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About CTSkydiver

  • Birthday February 2

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  • Container Other
    Mirage G3
  • Main Canopy Size
  • Main Canopy Other
    VC • Comp. Velocity
  • Reserve Canopy Size
  • Reserve Canopy Other
    PDR • PD Reserve
  • AAD
    Cypres 2

Jump Profile

  • Home DZ
    Skydive Jersey
  • License
  • License Number
  • Licensing Organization
  • Number of Jumps
  • Tunnel Hours
  • Years in Sport
  • First Choice Discipline
    Freefall Photography
  • First Choice Discipline Jump Total
  • Second Choice Discipline
    Formation Skydiving
  • Second Choice Discipline Jump Total
  • Freefall Photographer

Ratings and Rigging

  • Static Line
  • IAD
  • AFF
  • Tandem
  • USPA Coach
  • Pro Rating
  • Wingsuit Instructor

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  1. You can use TVs or Phones hooked up to your cameras and adjust based on that live output, or attach a laser to your helmet and point the laser at the center of whatever shows up in your camera viewfinders and then later set your ring sight based on the laser, which is probably easier; or just trust a friend to keep moving your head around until they get bored of helping (that process can be tedious). In a pinch, you can just find a mirror and do a fairly decent job of it on your own. Stand comfortably far away from the mirror but close enough you still have a good view of your lenses. Point your primary camera directly at your eyes, and adjust your ring-sight so that the frame of the sight circles your ring-sight eye and the target point (center dot or cross pattern) is centered either exactly between your eyes (or, perhaps. on the iris of your ring-sight eyeball). If you set up the sight so that if you look in a mirror, the camera points at your eyes when the ring sight is centered on your eyes, it's the same as if you were filming someone else and the camera was centered on THEIR eyes. For me, this method is quicker and easier than trying to look sideways at a monitor while attempting to adjust my sight while focused on something elsewhere. Obviously, make sure the helmet is tight and secure when you adjust your sight, and if you've got the time, take the helmet off and put it back on (a few times), and make sure everything still seems the same. Check your work by shooting some sample footage and review. If something is off, figure out if it is because your ring-sight isn't properly adjusted or you failed to account for the cameras being on a different vertical plane from your eyes. For example, if there are eight inches between the center of your lenses and your eyes; did you fly eight-inches lower and aim eight-inches below your target? (See Verdi's and Evh's comments, above.)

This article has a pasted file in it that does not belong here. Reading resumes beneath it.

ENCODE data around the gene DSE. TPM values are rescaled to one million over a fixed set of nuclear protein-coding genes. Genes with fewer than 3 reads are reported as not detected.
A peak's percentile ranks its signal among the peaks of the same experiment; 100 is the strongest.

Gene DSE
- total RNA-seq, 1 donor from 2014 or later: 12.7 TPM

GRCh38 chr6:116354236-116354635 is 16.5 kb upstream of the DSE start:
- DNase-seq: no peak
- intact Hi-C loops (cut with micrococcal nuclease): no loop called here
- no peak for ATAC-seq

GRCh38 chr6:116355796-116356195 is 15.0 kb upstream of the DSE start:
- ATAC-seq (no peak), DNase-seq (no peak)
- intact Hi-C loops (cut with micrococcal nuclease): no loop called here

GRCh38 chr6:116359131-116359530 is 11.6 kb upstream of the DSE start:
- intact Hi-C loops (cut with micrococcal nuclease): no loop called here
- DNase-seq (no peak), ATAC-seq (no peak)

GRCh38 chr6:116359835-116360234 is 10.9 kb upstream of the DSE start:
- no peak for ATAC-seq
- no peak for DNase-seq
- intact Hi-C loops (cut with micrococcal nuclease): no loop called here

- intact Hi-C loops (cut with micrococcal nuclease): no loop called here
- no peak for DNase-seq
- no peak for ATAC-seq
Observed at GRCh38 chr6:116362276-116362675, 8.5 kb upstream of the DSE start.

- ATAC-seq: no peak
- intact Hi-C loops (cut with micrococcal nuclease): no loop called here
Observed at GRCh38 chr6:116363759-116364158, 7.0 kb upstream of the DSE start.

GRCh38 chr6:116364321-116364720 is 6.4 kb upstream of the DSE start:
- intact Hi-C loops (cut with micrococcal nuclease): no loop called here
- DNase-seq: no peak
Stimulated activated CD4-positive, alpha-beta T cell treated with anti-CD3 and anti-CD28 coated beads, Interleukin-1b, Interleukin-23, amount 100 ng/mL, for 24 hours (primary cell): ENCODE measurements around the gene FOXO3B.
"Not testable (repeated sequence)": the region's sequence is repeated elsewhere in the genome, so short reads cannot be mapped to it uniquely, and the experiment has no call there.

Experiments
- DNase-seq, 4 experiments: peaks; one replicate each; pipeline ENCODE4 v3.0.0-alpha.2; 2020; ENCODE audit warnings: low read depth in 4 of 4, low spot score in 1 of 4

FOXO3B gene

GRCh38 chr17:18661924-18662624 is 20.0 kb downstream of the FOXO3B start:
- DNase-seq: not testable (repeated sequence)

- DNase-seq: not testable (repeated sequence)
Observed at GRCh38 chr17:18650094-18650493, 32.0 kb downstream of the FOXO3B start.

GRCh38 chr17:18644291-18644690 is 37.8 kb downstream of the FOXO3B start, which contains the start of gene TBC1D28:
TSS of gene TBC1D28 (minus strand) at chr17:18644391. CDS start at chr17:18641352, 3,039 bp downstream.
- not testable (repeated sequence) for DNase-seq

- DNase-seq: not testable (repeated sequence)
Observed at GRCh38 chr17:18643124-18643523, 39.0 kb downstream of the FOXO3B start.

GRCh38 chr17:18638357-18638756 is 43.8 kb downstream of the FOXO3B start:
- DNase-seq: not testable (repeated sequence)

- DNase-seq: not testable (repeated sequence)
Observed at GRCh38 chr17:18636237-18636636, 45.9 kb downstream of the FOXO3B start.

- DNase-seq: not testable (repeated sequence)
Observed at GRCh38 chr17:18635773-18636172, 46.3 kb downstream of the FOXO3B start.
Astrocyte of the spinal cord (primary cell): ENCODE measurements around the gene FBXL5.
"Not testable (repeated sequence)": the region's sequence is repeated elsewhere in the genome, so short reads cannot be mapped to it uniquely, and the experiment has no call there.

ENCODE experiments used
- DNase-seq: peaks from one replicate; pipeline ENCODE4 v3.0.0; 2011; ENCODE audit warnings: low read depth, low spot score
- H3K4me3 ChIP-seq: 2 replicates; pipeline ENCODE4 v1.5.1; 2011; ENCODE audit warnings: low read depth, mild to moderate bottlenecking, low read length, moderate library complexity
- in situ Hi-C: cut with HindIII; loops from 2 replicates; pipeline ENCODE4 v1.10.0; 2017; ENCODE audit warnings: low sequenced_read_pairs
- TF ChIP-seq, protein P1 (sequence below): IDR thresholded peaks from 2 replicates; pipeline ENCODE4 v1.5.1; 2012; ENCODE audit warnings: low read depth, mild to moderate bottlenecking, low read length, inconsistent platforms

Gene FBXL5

2. Why not go whole hog and skip the rig, too? https://www.youtube.com/watch?v=feVQXqvBZx0
  3. And then they insist on trying them on, sweat all over them, get fingerprint smears on them, and you have to clean them again before they put them back on. Yes, I have your goggles. No, you don't need to wear them to get on the plane. Trust me, I will let you know when to put them on, and make sure they fit. Unless you use the really tiny flex-zs, they always put them on too high on their head anyway.